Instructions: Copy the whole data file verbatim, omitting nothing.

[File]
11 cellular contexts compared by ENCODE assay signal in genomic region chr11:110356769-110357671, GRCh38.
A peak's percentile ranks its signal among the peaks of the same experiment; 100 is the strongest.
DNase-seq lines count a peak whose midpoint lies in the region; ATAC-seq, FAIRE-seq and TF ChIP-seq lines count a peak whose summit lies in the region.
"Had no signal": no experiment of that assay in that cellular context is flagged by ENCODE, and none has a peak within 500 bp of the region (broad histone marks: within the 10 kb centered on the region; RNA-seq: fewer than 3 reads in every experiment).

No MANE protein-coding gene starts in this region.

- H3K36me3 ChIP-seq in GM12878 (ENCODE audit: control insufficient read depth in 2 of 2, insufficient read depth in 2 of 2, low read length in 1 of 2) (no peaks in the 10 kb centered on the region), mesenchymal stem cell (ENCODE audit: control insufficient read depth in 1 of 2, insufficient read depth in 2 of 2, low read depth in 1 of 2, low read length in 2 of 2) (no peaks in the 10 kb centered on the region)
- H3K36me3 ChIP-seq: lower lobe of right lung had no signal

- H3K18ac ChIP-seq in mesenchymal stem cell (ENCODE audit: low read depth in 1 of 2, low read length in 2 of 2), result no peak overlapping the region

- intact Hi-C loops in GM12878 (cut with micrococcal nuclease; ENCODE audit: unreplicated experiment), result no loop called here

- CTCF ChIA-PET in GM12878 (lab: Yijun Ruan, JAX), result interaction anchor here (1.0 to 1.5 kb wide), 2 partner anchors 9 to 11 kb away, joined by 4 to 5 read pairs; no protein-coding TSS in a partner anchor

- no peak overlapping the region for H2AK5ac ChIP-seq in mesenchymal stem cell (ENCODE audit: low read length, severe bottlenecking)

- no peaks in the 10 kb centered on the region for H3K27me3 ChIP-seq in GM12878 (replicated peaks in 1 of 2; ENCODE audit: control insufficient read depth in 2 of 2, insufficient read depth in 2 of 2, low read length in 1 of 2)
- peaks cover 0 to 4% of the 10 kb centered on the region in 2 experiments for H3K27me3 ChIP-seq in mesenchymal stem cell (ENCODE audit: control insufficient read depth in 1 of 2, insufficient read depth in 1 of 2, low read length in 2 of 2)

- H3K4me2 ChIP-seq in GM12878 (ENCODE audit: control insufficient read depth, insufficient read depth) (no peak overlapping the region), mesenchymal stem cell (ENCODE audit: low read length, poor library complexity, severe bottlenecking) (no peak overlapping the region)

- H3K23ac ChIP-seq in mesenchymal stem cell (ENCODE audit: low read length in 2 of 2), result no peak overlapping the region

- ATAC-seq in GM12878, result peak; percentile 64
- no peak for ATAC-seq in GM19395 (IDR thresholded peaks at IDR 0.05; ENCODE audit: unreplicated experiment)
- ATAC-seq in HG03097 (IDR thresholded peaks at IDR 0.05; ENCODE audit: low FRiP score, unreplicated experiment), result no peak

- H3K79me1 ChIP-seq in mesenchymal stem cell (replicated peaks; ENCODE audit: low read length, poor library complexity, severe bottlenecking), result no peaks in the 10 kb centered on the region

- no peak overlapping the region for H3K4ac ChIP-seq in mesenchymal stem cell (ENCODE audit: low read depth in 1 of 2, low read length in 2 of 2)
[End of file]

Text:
11 cellular contexts compared by ENCODE assay signal in genomic region chr11:110356769-110357671, GRCh38.
A peak's percentile ranks its signal among the peaks of the same experiment; 100 is the strongest.
DNase-seq lines count a peak whose midpoint lies in the region; ATAC-seq, FAIRE-seq and TF ChIP-seq lines count a peak whose summit lies in the region.
"Had no signal": no experiment of that assay in that cellular context is flagged by ENCODE, and none has a peak within 500 bp of the region (broad histone marks: within the 10 kb centered on the region; RNA-seq: fewer than 3 reads in every experiment).

No MANE protein-coding gene starts in this region.

- H3K36me3 ChIP-seq in GM12878 (ENCODE audit: control insufficient read depth in 2 of 2, insufficient read depth in 2 of 2, low read length in 1 of 2) (no peaks in the 10 kb centered on the region), mesenchymal stem cell (ENCODE audit: control insufficient read depth in 1 of 2, insufficient read depth in 2 of 2, low read depth in 1 of 2, low read length in 2 of 2) (no peaks in the 10 kb centered on the region)
- H3K36me3 ChIP-seq: lower lobe of right lung had no signal

- H3K18ac ChIP-seq in mesenchymal stem cell (ENCODE audit: low read depth in 1 of 2, low read length in 2 of 2), result no peak overlapping the region

- intact Hi-C loops in GM12878 (cut with micrococcal nuclease; ENCODE audit: unreplicated experiment), result no loop called here

- CTCF ChIA-PET in GM12878 (lab: Yijun Ruan, JAX), result interaction anchor here (1.0 to 1.5 kb wide), 2 partner anchors 9 to 11 kb away, joined by 4 to 5 read pairs; no protein-coding TSS in a partner anchor

- no peak overlapping the region for H2AK5ac ChIP-seq in mesenchymal stem cell (ENCODE audit: low read length, severe bottlenecking)

- no peaks in the 10 kb centered on the region for H3K27me3 ChIP-seq in GM12878 (replicated peaks in 1 of 2; ENCODE audit: control insufficient read depth in 2 of 2, insufficient read depth in 2 of 2, low read length in 1 of 2)
- peaks cover 0 to 4% of the 10 kb centered on the region in 2 experiments for H3K27me3 ChIP-seq in mesenchymal stem cell (ENCODE audit: control insufficient read depth in 1 of 2, insufficient read depth in 1 of 2, low read length in 2 of 2)

- H3K4me2 ChIP-seq in GM12878 (ENCODE audit: control insufficient read depth, insufficient read depth) (no peak overlapping the region), mesenchymal stem cell (ENCODE audit: low read length, poor library complexity, severe bottlenecking) (no peak overlapping the region)

- H3K23ac ChIP-seq in mesenchymal stem cell (ENCODE audit: low read length in 2 of 2), result no peak overlapping the region

- ATAC-seq in GM12878, result peak; percentile 64
- no peak for ATAC-seq in GM19395 (IDR thresholded peaks at IDR 0.05; ENCODE audit: unreplicated experiment)
- ATAC-seq in HG03097 (IDR thresholded peaks at IDR 0.05; ENCODE audit: low FRiP score, unreplicated experiment), result no peak

- H3K79me1 ChIP-seq in mesenchymal stem cell (replicated peaks; ENCODE audit: low read length, poor library complexity, severe bottlenecking), result no peaks in the 10 kb centered on the region

- no peak overlapping the region for H3K4ac ChIP-seq in mesenchymal stem cell (ENCODE audit: low read depth in 1 of 2, low read length in 2 of 2)